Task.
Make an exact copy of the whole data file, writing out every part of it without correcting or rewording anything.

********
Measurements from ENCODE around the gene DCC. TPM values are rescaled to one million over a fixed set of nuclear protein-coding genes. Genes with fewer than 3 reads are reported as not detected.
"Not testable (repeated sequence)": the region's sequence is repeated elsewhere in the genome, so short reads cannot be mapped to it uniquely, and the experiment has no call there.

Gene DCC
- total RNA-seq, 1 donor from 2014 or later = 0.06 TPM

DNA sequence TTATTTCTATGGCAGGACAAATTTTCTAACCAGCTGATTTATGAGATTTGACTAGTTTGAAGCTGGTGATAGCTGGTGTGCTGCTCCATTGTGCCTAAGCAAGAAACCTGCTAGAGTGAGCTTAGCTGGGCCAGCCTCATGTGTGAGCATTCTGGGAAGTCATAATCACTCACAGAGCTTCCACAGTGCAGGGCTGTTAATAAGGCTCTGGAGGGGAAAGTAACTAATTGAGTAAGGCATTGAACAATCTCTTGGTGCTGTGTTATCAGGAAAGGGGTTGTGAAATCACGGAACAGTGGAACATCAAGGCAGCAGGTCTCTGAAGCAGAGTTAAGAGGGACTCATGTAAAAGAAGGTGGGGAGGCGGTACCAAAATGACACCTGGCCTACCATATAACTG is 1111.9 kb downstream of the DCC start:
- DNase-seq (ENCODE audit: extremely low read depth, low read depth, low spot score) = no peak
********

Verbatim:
Measurements from ENCODE around the gene DCC. TPM values are rescaled to one million over a fixed set of nuclear protein-coding genes. Genes with fewer than 3 reads are reported as not detected.
"Not testable (repeated sequence)": the region's sequence is repeated elsewhere in the genome, so short reads cannot be mapped to it uniquely, and the experiment has no call there.

Gene DCC
- total RNA-seq, 1 donor from 2014 or later = 0.06 TPM

DNA sequence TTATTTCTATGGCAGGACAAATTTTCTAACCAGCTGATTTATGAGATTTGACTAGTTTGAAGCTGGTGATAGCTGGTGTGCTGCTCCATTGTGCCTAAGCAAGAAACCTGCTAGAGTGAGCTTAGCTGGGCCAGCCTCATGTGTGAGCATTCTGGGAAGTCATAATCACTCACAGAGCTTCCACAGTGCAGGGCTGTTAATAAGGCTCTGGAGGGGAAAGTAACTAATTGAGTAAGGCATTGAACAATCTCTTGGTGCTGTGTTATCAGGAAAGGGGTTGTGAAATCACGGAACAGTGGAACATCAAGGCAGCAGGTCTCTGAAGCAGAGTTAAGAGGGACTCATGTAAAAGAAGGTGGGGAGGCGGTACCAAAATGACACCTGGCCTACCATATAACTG is 1111.9 kb downstream of the DCC start:
- DNase-seq (ENCODE audit: extremely low read depth, low read depth, low spot score) = no peak